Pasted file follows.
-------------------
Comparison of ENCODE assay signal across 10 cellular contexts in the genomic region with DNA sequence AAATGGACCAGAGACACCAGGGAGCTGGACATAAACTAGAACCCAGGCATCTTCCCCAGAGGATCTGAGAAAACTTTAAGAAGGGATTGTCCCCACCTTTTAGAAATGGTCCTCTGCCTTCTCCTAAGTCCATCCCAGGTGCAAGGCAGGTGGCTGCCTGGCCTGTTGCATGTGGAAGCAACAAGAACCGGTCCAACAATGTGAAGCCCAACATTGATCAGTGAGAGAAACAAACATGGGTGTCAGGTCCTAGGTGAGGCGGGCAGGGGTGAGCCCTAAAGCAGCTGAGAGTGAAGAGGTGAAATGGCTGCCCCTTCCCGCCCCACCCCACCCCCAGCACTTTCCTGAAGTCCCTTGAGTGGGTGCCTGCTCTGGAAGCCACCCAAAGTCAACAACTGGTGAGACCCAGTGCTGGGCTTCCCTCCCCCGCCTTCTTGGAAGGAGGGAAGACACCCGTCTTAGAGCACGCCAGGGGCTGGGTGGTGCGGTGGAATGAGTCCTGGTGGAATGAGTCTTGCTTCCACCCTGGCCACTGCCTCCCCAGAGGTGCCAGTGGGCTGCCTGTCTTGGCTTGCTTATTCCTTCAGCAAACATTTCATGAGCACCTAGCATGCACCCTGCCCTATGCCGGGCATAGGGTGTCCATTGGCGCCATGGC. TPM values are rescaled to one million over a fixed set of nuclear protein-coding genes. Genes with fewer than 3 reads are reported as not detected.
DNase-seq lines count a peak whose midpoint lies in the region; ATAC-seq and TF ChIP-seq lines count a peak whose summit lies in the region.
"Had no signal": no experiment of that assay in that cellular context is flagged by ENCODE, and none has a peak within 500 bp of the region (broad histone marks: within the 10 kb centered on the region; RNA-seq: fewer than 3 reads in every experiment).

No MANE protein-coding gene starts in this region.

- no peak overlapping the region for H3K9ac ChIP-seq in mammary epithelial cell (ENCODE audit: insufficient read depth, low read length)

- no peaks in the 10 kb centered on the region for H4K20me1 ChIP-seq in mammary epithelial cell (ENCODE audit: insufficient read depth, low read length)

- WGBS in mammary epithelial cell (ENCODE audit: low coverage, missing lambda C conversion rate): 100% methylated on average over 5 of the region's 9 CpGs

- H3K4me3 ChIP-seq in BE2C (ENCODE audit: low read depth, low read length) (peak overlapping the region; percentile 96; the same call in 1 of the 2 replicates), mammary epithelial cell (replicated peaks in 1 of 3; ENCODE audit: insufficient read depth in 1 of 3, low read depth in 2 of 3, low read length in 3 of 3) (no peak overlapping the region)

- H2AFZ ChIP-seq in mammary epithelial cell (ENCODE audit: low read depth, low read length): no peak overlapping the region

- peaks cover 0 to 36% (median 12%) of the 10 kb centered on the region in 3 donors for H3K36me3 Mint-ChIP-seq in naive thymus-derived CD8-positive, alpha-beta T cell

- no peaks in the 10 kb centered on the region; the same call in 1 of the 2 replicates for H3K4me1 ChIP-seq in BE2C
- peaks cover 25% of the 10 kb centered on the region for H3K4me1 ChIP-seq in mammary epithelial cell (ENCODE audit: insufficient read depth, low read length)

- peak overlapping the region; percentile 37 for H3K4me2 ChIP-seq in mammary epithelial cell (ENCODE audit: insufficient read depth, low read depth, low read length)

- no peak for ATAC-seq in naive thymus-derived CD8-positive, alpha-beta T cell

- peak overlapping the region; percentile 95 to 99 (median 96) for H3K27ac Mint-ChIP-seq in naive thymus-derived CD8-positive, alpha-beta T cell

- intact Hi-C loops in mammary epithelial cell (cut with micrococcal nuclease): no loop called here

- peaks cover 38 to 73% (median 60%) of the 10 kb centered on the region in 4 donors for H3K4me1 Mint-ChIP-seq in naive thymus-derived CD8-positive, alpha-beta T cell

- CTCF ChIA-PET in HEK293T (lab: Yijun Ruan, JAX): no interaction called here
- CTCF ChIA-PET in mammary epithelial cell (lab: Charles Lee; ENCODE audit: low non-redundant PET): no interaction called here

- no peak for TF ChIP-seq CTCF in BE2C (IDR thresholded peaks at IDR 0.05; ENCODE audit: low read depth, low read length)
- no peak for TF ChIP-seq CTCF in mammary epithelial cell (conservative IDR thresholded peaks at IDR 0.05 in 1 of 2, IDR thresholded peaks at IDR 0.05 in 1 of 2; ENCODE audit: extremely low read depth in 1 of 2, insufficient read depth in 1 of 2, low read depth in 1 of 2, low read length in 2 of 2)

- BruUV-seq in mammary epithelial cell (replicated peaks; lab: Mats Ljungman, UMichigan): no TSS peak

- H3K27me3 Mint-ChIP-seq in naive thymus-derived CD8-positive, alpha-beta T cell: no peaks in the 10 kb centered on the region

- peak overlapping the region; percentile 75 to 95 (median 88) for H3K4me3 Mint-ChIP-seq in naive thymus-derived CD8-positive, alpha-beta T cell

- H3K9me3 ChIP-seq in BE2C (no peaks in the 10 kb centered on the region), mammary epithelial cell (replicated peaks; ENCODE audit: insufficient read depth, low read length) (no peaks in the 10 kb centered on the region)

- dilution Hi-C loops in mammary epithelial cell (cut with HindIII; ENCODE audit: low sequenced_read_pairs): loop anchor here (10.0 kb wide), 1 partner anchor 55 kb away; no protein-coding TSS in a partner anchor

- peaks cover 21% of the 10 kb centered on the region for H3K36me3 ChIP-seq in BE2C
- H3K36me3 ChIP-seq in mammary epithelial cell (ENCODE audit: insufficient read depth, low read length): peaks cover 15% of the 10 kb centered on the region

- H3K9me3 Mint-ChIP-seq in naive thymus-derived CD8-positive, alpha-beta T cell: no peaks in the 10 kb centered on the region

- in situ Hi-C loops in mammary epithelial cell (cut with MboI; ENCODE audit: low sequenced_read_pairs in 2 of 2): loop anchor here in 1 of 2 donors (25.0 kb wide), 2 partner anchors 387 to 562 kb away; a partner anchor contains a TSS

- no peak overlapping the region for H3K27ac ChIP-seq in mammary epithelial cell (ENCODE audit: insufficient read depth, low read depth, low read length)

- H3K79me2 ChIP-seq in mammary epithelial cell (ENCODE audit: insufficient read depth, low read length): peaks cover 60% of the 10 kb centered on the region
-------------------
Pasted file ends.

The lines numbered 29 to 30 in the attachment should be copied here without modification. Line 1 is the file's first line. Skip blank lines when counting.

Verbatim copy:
- H3K9me3 Mint-ChIP-seq in naive thymus-derived CD8-positive, alpha-beta T cell: no peaks in the 10 kb centered on the region

- in situ Hi-C loops in mammary epithelial cell (cut with MboI; ENCODE audit: low sequenced_read_pairs in 2 of 2): loop anchor here in 1 of 2 donors (25.0 kb wide), 2 partner anchors 387 to 562 kb away; a partner anchor contains a TSS